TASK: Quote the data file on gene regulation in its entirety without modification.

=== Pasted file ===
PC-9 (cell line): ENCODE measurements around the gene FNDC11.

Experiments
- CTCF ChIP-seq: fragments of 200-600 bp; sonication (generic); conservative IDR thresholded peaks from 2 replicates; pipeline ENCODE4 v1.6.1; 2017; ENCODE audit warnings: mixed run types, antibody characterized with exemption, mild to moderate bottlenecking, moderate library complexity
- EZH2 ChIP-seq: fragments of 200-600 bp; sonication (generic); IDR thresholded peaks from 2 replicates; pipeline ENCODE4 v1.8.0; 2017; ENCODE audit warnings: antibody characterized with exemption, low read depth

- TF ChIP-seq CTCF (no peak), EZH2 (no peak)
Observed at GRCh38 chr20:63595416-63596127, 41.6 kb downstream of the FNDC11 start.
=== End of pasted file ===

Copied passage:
PC-9 (cell line): ENCODE measurements around the gene FNDC11.

Experiments
- CTCF ChIP-seq: fragments of 200-600 bp; sonication (generic); conservative IDR thresholded peaks from 2 replicates; pipeline ENCODE4 v1.6.1; 2017; ENCODE audit warnings: mixed run types, antibody characterized with exemption, mild to moderate bottlenecking, moderate library complexity
- EZH2 ChIP-seq: fragments of 200-600 bp; sonication (generic); IDR thresholded peaks from 2 replicates; pipeline ENCODE4 v1.8.0; 2017; ENCODE audit warnings: antibody characterized with exemption, low read depth

- TF ChIP-seq CTCF (no peak), EZH2 (no peak)
Observed at GRCh38 chr20:63595416-63596127, 41.6 kb downstream of the FNDC11 start.